Tuesday, January 11, 2011

Clarification About the 3DS Warning

Just a few weeks ago, I wrote a blog about the warning that Nintendo released concerning their 3DS that will soon be available. I talked about the effect that Nintendo said the 3DS’s screen could have on young children’s eyes. Well, at the Consumer Electronics Show, Reggie Fils-Aime, the president of Nintendo for America, spoke about the recent reports concerning the company’s 3DS. He wanted to clarify the extent of the hazardous effects that the gaming device could have on young children.

Fils-Aime was interviewed recently by Gearlog’s Brian Heater. He claimed that the warning that Nintendo put out about their 3DS is very common when it comes to any kind of 3D display.

"Essentially, there's manipulation of your vision being done to get the 3D effect, and we're recommending that not happen for children six and under," he said. "All 3D devices carry a similar warning. Some of them, the age begins at six, some of them they say seven and under. What we’re saying is six and below should not experience the 3D images."

He went on saying that Nintendo has very similar warnings for many of their existing devices. "We do that with every device. With the Wii we recommend that you take a break and go outside. We're recommending the same thing. The insight here is, anything you do for an extended period of time, it'll put stress on your eyes."

The 3DS is a portable device that delivers 3D images without gamers having to wear any special 3D glasses. Fortunately, for concerned parents the 3DS also has a 2D mode that is completely safe for children of all ages. This allows gamers who are younger or have a disability and cannot safely experience the 3D mode to still have the opportunity to enjoy the device.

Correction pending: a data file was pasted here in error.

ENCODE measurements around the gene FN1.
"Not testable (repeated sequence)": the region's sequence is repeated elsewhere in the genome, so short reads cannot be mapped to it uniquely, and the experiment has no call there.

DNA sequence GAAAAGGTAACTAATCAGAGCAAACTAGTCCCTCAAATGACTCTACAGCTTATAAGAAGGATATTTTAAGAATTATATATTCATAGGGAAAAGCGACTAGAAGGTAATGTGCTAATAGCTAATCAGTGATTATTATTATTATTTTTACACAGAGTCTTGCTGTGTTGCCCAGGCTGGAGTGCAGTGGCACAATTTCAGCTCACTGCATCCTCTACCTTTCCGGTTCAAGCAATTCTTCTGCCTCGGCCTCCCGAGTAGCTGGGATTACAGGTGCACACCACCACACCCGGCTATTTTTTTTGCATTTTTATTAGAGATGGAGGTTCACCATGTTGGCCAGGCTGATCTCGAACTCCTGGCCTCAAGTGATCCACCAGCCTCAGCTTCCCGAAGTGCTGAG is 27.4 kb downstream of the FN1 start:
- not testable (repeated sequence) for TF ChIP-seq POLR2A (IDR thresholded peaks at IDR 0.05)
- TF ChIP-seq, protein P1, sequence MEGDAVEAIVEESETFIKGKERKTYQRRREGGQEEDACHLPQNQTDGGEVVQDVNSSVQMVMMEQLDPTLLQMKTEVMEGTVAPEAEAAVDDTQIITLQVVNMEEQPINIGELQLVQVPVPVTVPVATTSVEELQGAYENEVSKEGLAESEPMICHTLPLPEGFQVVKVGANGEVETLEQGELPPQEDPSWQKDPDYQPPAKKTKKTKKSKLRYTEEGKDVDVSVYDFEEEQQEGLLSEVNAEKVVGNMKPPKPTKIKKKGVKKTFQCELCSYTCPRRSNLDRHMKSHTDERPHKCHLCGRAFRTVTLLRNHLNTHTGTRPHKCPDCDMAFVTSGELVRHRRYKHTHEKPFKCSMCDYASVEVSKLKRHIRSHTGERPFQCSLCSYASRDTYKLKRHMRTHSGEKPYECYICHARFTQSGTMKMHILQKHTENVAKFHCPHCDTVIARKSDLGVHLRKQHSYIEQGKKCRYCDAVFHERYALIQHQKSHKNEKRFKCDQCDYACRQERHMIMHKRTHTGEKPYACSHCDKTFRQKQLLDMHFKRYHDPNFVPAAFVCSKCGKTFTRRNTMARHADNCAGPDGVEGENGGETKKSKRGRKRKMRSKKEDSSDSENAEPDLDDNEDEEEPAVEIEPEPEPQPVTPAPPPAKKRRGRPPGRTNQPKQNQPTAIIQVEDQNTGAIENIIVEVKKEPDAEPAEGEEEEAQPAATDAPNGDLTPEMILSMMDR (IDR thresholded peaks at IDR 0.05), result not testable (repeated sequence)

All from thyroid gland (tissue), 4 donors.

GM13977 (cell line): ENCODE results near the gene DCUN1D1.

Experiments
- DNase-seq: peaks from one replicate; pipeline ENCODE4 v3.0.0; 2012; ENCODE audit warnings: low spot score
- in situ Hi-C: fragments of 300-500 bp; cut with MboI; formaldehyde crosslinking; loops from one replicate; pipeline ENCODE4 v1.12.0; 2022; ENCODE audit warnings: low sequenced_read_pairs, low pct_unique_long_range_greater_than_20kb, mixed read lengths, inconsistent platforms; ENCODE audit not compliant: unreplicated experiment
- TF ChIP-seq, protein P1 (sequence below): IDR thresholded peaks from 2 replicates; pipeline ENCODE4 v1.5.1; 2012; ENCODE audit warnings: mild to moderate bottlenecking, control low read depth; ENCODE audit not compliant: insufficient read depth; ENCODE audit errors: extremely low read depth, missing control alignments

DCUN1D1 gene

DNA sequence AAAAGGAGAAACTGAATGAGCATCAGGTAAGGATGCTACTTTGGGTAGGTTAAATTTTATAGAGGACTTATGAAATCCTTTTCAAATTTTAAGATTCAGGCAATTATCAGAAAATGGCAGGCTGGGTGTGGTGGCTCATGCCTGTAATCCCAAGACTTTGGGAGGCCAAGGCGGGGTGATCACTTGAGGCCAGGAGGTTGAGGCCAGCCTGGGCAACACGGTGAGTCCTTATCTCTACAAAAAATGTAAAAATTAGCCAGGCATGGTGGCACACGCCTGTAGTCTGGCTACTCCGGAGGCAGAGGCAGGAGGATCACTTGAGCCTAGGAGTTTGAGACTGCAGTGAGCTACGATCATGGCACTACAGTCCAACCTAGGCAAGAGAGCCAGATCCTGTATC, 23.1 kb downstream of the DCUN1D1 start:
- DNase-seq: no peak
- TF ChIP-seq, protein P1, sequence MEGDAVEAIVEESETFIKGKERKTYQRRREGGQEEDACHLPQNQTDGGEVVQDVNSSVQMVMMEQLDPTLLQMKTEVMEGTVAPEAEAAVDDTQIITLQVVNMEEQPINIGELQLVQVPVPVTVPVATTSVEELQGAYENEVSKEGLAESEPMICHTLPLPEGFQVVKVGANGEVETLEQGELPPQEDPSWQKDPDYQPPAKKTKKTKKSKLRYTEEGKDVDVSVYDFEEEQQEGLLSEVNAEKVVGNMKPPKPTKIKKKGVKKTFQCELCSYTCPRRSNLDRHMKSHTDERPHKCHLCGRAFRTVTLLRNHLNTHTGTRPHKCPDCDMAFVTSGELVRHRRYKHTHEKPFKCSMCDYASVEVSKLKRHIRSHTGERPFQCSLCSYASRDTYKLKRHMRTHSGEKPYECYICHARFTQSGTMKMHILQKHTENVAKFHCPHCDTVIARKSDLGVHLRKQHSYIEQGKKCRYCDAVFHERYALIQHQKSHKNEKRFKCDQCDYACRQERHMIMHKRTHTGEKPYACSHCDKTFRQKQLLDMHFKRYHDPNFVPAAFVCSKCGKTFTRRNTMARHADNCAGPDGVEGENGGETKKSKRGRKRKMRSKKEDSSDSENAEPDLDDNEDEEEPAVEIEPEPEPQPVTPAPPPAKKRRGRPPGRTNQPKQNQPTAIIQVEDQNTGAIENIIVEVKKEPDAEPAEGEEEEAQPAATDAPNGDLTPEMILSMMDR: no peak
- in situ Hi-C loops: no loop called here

"The screen, even in 2D mode, is substantially better than any DS we've done to date," Fils-Aime said. "So even if you were going to use it only in 2D mode, there's a substantial experience that you can have."

Although the warning about the 3DS was released by Nintendo when the device was revealed in the summer, no one really seemed to pay any attention to it until late December when the 3DS quickly became the center of scrutiny by the media. The warning is posted on the Japanese Nintendo Web site. Translated it says, "Vision of children under the age of six has been said [to be in the] developmental stage. [3D content] delivers 3D images with different left and right eye images, [which] has a potential impact on the growth of children's eyes."

Fils-Aime warned that even older children who are using the 3DS should take a break from viewing the 3D content. Every 30 minutes or if users are feeling sick at all, gamers should take a break from their 3D device. In the past, Nintendo has advised gamers to take a break from their hand-held devices every hour, but since 3D causes eye fatigue much more quickly than 2D game play, this is why Nintendo decided that the 30 minute intervals were more appropriate for the 3DS.

One issue that needed to be addressed though was the 3D movies that the 3DS can play. Movies are obviously a lot longer than a mere 30 minutes, so what are kids supposed to do? Do they have to take a break from the movie every 30 minutes? That’s not exactly practical when we’re talking about kids here. Fils-Aime commented on the situation saying that parents will just need to use their best judgment when it comes to letting their kids watch 3D movies on the 3DS. If it seems as though their children’s eyes are getting fatigued, they should suggest that they take a break.

Fils-Aime also pointed out the convenient parental control feature that is built into the 3DS. It allows any concerned parents to turn off the 3D mode on the device.
I think that this clarification about the 3DS was a good move for Nintendo. People were a little freaked out when they first heard about the warning, but now that they know that Nintendo has similar warnings for most of their devices just as a precautionary measure, they should hopefully feel a little better.

The 3DS will soon be released, and like a lot of people, I absolutely can’t wait.

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